this.r = r;
        this.g = g;
        this.b = b;
        this.a = a;
    }
}

Prefixing options

If you reuse the same parameter N times you’ll probably want to prefix options. If we take previous example (Params) you can desire to use --background.r and --foreground.r (same for g, b, a).

Just use @Option in the method parameter to do so:

public class ColorfulCmd {
    @Command
    public static void exec(@Option("background.") final Color colorBg, @Option("foreground.") final Color colorFg) {
        // ...
    }
}
Note
the '.' is not automatically added to allow you use to another convention like '-' or '_' ones for instance.

Override defaults

If you reuse the same parameter model accross command parameter you’ll surely want to override some default in some cases. For that purpose just use @Defaults and define the mappings you want:

public class ColorfulCmd {
    @Command
    public static void exec(@Defaults({
                                @Defaults.DefaultMapping(name = "r", value = "0"),
                                @Defaults.DefaultMapping(name = "g", value = "0"),
                                @Defaults.DefaultMapping(name = "b", value = "0"),
                                @Defaults.DefaultMapping(name = "a", value = "0")
                            })
                            @Option("background.")
                            final Color colorBg,

                            @Defaults({
                                @Defaults.DefaultMapping(name = "r", value = "255"),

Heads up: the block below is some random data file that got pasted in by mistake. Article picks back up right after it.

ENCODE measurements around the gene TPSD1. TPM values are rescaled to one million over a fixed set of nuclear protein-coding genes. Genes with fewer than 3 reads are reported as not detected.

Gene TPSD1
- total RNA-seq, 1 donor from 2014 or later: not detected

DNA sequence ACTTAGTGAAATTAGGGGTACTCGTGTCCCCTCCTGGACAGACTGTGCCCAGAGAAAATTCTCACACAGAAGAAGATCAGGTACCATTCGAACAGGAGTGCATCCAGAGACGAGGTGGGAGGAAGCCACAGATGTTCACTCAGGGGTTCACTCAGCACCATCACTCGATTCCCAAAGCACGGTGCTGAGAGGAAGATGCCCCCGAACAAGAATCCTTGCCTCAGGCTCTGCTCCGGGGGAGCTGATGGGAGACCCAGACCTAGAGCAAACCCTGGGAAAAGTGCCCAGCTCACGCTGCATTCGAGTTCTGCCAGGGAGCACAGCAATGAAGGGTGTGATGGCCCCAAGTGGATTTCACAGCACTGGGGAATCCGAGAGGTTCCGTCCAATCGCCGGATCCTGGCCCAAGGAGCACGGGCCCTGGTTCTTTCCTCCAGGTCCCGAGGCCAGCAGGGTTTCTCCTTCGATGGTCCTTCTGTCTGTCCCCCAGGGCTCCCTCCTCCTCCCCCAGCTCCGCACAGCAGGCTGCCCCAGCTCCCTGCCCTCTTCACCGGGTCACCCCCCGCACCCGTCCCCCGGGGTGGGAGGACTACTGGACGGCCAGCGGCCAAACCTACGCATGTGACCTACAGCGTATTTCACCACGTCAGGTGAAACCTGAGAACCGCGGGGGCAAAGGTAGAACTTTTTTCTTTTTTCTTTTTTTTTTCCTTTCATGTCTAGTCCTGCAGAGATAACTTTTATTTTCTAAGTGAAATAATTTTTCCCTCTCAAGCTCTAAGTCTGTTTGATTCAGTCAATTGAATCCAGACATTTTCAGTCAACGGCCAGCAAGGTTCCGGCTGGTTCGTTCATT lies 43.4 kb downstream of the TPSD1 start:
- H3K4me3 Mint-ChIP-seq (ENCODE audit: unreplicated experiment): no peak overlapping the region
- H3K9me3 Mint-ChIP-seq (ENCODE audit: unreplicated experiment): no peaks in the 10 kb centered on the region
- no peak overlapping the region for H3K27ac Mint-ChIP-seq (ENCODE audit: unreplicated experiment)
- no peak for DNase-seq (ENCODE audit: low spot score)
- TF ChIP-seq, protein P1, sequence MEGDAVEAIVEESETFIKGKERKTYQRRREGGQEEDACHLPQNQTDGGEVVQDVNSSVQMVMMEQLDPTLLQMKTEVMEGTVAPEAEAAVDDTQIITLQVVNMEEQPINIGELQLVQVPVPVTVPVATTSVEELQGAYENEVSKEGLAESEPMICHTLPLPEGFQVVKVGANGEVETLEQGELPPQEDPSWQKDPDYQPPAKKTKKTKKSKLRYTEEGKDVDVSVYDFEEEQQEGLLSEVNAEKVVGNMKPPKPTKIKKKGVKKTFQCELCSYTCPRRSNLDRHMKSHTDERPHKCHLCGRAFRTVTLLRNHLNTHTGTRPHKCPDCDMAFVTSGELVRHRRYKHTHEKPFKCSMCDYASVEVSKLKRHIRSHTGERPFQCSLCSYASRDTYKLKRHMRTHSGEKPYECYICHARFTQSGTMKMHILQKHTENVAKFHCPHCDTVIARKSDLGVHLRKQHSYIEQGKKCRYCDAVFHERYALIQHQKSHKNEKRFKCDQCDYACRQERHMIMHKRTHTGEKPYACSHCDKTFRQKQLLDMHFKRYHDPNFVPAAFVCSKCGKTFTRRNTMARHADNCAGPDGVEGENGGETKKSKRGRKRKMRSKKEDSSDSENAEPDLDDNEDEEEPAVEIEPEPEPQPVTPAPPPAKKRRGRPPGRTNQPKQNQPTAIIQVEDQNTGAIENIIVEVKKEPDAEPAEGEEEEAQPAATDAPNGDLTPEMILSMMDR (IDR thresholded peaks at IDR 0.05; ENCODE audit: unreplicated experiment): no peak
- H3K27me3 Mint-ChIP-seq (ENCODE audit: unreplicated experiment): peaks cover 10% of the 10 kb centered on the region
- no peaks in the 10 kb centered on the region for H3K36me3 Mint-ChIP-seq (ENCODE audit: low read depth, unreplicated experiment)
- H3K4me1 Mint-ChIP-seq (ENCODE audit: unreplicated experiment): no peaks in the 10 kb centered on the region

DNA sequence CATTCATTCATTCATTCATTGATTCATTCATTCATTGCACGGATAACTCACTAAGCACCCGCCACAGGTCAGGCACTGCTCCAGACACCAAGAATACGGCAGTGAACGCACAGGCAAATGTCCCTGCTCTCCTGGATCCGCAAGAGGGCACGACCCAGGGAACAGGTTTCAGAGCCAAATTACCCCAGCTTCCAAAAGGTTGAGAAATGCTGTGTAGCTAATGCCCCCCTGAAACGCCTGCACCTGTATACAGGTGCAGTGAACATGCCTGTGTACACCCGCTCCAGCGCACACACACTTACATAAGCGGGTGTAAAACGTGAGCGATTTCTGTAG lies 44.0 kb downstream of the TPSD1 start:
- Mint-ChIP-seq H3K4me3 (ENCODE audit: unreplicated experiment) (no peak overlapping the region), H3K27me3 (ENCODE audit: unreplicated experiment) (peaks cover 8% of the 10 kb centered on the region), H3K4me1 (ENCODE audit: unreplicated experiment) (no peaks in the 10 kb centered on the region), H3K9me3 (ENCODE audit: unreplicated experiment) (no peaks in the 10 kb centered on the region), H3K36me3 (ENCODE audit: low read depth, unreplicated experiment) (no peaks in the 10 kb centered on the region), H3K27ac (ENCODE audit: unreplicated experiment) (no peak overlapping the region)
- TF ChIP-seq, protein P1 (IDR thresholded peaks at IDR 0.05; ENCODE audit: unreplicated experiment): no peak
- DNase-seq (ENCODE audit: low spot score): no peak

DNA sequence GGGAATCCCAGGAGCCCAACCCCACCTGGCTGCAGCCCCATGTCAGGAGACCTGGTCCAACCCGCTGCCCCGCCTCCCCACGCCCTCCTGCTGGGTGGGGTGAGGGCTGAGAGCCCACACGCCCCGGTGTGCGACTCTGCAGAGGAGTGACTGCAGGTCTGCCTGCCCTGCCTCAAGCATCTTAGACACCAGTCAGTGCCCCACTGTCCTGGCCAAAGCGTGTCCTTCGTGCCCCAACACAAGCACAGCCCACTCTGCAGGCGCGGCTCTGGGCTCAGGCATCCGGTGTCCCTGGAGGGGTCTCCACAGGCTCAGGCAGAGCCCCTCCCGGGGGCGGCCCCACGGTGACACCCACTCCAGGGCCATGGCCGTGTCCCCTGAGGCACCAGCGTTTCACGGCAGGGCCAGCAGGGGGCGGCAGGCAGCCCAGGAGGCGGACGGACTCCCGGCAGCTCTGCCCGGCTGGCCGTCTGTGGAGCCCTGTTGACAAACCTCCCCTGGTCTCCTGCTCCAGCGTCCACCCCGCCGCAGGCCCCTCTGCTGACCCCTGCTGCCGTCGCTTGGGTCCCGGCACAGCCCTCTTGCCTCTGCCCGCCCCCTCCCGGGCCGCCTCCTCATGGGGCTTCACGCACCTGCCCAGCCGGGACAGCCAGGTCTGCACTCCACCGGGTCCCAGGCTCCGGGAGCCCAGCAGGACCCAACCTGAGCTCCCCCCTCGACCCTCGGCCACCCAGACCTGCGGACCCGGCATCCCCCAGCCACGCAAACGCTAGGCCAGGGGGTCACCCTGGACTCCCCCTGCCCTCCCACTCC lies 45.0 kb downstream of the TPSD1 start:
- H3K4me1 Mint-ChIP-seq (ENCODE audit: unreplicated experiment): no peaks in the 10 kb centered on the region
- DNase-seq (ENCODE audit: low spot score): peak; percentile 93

@Defaults.DefaultMapping(name = "g", value = "255"),
                                @Defaults.DefaultMapping(name = "b", value = "255"),
                                @Defaults.DefaultMapping(name = "a", value = "255")
                            })
                            @Option("foreground.")
                            final Color colorFg) {
        // ...
    }
}

Interceptors

Sometimes you need to modify the command invocation or "insert" code before/after the command execution. For that purpose crest has some light interceptor support.

Defining an interceptor is as easy as defining a class with:

public static class MyInterceptor {
    @CrestInterceptor
    public Object intercept(final CrestContext crestContext) {
        return crestContext.proceed();
    }
}

The constraint for an interceptor are:

  • being decorated with @CrestInterceptor

  • the method needs to be public

  • the method needs to table a single parameter of type CrestContext

Note
you can pass @CrestInterceptor a value changing the key used to mark the interceptor.

To let a command use an interceptor or multiple ones just list them ordered in interceptedBy parameter:

@Command(interceptedBy = { MySecurityInterceptor.class, MyLoggingInterceptor.class, MyParameterFillingInterceptor.class })
public void test1(
         @Option("o1") final String o1,
         @Option("o2") final int o2,
         @Err final PrintStream err,
         @Out final PrintStream out,
         @In final InputStream is,
         @Option("o3") final String o3,
         final URL url) {
    // do something